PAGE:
Centenary Commemoration of the Sinking of Three Cruisers of the Chatham Division, 22nd September 2014
On Monday 22nd September 2014, His Royal Highness The Duke of Kent was the Principal Guest at a Drumhead Service which formed part of The Historic Dockyard Chatham’s First World War Centenary commemorations. This nationally significant commemoration marked the loss of three Royal Navy Cruisers – HMS Aboukir, HMS Hogue and HMS Cressy – sunk by enemy submarine action on 22nd September 1914 off the Dutch coast in the North Sea with a total loss of life of 1,459 men – 1,264 of whom were from the Chatham Port Division.
The day’s commemorations commenced with a ceremonial Drumhead Service led by The Right Reverend Dr Stephen Venner DL with music provided by The Band of Her Majesty’s Royal Marines (CTCRM) Lympstone and a Royal Navy Guard on parade.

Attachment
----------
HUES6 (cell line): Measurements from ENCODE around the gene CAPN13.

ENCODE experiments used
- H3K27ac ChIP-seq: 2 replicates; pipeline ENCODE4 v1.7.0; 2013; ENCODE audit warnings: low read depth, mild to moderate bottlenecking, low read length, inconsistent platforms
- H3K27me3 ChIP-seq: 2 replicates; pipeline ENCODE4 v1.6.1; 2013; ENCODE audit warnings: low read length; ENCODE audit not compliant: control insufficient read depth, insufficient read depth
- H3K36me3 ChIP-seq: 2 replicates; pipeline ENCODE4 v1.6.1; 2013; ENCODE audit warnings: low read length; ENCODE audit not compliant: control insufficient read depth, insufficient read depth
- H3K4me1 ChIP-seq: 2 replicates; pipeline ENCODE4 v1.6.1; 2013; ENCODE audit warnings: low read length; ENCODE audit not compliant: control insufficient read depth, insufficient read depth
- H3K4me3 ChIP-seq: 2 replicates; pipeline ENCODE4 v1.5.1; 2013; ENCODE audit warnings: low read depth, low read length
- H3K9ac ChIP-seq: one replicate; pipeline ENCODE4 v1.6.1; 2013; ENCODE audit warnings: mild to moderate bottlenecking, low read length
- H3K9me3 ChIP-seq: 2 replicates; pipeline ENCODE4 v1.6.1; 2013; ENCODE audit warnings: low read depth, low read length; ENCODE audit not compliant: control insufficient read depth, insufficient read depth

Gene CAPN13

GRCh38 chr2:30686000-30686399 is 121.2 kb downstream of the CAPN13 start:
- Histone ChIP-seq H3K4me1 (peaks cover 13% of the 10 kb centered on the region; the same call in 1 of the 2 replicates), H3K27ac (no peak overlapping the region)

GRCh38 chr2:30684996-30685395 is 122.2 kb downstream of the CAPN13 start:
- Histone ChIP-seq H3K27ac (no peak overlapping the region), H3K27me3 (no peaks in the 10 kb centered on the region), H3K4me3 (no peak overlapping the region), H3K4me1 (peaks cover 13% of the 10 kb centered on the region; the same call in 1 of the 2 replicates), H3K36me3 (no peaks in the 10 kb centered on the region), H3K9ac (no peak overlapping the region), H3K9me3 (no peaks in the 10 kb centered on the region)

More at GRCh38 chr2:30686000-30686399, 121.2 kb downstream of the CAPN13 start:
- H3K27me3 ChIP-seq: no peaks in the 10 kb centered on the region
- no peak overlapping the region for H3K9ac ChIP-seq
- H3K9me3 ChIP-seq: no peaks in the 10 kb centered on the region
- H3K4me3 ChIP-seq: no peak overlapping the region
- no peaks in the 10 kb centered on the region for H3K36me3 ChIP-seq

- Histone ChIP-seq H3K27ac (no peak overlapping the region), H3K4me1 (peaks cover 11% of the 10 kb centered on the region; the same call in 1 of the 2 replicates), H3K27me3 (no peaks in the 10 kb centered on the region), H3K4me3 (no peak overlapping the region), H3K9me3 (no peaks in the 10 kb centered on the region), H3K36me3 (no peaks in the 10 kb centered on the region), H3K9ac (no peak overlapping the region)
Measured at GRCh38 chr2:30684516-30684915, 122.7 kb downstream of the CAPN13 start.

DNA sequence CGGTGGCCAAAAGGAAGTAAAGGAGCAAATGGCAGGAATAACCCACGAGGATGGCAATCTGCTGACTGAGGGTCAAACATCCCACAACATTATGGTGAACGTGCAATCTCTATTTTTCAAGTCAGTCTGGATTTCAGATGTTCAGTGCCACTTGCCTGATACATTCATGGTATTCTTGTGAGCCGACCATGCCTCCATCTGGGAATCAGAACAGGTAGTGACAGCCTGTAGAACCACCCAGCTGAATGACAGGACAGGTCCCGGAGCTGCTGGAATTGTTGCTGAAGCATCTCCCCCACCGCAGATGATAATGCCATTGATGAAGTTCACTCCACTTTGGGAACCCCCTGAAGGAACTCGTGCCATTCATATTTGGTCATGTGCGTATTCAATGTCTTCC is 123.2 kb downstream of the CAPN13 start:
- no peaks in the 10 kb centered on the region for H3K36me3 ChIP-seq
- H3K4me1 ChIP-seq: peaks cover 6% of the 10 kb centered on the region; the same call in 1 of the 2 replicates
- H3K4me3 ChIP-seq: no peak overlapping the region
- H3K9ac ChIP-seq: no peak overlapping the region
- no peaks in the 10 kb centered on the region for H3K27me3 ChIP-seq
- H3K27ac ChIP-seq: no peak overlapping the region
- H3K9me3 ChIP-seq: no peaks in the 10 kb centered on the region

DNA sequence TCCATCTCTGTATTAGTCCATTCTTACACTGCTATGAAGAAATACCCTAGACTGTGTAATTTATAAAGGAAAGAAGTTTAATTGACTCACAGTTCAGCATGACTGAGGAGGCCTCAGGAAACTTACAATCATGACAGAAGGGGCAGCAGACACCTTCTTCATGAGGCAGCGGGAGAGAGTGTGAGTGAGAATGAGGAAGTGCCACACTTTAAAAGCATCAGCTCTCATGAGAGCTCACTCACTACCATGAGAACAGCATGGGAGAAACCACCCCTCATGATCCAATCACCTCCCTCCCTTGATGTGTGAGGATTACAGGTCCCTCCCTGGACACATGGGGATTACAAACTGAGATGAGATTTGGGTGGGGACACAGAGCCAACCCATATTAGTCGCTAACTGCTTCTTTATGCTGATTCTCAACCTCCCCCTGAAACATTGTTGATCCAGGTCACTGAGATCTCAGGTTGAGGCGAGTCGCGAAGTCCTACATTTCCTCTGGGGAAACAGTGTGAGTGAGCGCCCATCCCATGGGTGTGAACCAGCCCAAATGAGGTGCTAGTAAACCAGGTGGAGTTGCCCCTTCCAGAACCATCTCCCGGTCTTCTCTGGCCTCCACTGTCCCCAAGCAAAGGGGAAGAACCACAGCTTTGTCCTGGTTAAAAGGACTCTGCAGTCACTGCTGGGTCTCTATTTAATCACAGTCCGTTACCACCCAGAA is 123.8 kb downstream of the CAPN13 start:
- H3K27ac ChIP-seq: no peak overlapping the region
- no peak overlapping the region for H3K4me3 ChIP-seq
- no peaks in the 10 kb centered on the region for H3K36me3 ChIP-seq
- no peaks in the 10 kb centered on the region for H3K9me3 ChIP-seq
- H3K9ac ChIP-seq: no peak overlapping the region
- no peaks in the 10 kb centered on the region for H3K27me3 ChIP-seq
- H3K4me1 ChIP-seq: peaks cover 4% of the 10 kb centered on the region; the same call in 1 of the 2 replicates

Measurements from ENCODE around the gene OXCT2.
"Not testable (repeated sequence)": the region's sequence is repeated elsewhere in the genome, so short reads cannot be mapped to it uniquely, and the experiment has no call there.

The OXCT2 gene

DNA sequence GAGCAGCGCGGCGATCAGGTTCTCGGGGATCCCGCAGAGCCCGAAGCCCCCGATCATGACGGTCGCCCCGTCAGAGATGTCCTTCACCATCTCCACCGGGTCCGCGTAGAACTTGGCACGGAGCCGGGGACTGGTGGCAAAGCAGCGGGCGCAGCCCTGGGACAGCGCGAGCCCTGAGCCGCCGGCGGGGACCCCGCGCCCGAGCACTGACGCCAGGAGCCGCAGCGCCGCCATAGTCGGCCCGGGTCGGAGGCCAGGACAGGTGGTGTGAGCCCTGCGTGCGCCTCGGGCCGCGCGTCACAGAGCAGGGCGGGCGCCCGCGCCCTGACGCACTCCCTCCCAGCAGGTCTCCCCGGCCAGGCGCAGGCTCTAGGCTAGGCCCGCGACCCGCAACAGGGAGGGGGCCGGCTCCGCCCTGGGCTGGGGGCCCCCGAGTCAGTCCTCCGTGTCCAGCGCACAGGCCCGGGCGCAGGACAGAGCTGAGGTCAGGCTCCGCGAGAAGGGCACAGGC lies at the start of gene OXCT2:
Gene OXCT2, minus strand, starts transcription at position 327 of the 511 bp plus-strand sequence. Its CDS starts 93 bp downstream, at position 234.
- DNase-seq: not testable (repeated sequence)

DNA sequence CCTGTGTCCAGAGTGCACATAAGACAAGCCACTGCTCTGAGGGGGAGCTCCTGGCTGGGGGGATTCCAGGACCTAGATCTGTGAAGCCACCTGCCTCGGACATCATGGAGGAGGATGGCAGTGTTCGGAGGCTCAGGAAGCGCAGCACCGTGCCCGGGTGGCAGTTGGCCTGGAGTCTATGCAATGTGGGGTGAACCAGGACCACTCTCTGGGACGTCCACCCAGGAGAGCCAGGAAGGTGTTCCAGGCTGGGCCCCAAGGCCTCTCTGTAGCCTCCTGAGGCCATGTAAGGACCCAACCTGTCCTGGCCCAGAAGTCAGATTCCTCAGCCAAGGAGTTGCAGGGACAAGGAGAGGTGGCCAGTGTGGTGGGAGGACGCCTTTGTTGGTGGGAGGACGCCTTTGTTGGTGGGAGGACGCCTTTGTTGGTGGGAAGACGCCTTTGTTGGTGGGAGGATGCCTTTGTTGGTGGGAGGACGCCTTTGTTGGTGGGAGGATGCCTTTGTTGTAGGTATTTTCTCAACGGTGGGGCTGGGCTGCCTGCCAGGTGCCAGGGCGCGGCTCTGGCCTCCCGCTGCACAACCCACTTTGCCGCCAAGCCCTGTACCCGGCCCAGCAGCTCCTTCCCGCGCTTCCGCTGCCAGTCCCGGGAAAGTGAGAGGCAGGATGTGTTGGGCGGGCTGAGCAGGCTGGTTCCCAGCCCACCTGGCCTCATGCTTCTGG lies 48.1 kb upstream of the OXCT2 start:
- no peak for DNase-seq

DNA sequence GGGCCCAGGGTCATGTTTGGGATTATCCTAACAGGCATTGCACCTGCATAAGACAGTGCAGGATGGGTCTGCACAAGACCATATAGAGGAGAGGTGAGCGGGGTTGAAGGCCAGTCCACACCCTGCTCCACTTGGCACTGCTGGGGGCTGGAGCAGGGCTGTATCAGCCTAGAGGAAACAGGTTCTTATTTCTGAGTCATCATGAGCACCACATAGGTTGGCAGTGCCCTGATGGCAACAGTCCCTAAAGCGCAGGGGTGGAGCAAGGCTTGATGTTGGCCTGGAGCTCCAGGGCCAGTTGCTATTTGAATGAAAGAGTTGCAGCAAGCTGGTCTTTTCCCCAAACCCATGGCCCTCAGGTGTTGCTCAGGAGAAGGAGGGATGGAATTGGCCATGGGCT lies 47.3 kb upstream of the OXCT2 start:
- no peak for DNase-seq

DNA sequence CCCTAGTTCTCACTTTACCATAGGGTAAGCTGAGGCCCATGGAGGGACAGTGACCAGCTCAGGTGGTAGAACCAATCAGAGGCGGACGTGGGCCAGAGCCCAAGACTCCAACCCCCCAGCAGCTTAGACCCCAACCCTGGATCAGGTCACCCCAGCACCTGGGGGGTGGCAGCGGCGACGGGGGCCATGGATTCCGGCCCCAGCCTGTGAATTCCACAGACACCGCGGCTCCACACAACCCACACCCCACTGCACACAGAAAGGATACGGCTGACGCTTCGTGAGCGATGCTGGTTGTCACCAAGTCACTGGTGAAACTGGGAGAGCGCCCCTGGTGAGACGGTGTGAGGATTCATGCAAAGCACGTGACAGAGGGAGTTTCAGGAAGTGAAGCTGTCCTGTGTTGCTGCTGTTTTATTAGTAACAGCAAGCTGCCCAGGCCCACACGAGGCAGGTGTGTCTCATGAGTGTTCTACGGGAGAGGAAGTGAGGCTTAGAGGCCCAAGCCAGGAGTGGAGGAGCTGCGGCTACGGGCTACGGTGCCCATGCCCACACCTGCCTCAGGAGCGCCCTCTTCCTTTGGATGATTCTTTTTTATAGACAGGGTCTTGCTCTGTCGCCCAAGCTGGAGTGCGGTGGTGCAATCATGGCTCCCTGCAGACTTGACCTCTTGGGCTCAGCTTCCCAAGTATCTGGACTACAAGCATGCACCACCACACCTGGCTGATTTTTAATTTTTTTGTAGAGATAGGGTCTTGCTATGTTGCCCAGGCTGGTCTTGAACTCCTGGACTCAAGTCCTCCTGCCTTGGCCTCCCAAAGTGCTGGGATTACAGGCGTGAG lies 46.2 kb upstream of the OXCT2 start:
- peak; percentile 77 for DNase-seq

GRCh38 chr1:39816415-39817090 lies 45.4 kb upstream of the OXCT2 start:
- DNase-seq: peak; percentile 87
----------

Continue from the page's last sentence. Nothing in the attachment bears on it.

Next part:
Those attending included the Lord Lieutenant of Kent, the First Sea Lord, other senior Royal Navy and military officers, civic dignitaries from Kent and The Netherlands, members of the Live Bait Squadron Society and guests and families of those who have a direct connection with the action of 22 September 1914. Service Association Standards will also be taking part.
During the Service, The Duke of Kent unveiled a plaque commemorating the loss of the Three Cruisers. The Drumhead Service concluded with an Act of Remembrance during which the Mayor of Medway handed a poppy wreath to the Mayor of The Hague for laying at Dutch Commemorations on Wednesday 24th September. At the service’s conclusion the Last Post was played by Royal Marines buglers as 1,459 poppy petals (one for every life lost) fell.